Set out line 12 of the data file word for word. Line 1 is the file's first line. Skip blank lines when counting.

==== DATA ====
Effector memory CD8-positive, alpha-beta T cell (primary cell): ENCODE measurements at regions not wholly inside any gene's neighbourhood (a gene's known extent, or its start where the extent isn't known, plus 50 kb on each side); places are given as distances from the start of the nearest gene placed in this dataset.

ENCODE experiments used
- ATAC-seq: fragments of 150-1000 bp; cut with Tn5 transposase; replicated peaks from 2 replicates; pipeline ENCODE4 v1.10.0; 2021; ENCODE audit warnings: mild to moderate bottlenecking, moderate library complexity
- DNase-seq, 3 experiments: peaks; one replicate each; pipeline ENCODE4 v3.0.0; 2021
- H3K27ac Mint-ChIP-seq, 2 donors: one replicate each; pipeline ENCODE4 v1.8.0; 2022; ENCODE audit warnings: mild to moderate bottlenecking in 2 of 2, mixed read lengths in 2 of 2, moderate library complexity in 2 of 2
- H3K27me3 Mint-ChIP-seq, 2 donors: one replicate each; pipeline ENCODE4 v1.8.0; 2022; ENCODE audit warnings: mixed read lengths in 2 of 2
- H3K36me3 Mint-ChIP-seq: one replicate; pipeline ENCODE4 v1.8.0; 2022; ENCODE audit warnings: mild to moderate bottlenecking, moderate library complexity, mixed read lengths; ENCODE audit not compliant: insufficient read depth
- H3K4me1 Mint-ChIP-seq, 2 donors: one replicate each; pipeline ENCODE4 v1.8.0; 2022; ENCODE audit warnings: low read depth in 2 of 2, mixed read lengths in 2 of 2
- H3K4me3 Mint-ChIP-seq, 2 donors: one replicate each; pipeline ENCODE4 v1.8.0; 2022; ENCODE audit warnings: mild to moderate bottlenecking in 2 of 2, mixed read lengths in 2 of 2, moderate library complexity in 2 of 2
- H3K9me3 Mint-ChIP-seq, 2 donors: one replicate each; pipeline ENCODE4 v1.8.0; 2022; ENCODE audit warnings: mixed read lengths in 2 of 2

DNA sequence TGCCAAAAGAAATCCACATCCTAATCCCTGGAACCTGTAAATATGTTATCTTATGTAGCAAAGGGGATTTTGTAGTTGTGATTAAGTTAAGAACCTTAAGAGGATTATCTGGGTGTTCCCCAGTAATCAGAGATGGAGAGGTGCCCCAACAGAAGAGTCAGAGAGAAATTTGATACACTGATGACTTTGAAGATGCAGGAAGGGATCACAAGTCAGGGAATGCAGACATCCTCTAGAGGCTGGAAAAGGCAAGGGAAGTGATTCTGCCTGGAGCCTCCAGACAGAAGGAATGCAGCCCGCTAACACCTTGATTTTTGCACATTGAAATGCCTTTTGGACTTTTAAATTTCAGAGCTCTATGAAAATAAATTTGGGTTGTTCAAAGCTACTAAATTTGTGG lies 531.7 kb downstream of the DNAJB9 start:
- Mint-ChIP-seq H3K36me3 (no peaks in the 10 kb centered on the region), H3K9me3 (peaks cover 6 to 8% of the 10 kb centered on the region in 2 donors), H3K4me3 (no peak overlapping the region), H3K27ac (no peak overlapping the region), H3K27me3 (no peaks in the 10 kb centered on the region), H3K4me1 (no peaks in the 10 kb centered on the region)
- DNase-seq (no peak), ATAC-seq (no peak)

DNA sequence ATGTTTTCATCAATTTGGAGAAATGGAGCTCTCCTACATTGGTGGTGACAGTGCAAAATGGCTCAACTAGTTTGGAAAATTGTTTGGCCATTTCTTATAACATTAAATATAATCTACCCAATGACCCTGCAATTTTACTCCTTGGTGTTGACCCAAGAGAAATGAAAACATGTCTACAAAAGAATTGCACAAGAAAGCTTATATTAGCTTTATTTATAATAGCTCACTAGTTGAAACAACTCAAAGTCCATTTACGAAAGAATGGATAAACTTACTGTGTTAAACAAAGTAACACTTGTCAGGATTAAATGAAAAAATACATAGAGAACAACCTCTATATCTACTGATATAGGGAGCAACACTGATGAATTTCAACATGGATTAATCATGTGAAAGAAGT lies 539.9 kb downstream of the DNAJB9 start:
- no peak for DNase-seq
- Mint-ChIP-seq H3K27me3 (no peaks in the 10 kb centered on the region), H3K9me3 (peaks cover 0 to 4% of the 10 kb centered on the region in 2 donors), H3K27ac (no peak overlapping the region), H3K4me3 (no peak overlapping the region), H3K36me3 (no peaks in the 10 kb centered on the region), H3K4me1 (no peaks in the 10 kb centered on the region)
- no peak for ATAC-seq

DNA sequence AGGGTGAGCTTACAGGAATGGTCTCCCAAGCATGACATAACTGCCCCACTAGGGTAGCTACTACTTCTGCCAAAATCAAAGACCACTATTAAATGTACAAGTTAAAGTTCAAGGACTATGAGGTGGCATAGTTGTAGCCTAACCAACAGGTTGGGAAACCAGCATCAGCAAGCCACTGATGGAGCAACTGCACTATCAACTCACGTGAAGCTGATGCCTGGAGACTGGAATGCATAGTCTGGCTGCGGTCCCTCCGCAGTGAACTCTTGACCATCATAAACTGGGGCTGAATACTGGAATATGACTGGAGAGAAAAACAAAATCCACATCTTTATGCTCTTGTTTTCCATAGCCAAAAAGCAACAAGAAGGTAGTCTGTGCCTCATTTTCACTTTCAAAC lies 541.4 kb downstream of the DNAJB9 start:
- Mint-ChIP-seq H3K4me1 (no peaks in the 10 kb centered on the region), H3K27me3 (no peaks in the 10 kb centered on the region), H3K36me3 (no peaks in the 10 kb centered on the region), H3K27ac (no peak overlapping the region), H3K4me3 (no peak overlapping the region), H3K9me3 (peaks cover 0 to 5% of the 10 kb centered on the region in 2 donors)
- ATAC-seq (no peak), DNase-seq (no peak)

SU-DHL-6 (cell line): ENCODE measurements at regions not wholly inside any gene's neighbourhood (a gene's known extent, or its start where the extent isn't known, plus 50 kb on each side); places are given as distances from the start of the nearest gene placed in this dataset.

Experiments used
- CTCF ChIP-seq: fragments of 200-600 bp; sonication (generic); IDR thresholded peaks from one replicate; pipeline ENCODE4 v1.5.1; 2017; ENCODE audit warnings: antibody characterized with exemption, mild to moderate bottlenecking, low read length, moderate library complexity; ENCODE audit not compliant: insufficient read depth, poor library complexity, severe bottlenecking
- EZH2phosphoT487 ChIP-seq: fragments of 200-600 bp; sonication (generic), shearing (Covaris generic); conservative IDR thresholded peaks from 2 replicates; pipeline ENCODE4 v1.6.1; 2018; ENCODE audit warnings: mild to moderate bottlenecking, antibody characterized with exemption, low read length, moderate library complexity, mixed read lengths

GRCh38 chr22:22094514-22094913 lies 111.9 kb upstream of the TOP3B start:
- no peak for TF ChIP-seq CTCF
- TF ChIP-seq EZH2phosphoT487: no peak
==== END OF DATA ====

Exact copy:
- Mint-ChIP-seq H3K36me3 (no peaks in the 10 kb centered on the region), H3K9me3 (peaks cover 6 to 8% of the 10 kb centered on the region in 2 donors), H3K4me3 (no peak overlapping the region), H3K27ac (no peak overlapping the region), H3K27me3 (no peaks in the 10 kb centered on the region), H3K4me1 (no peaks in the 10 kb centered on the region)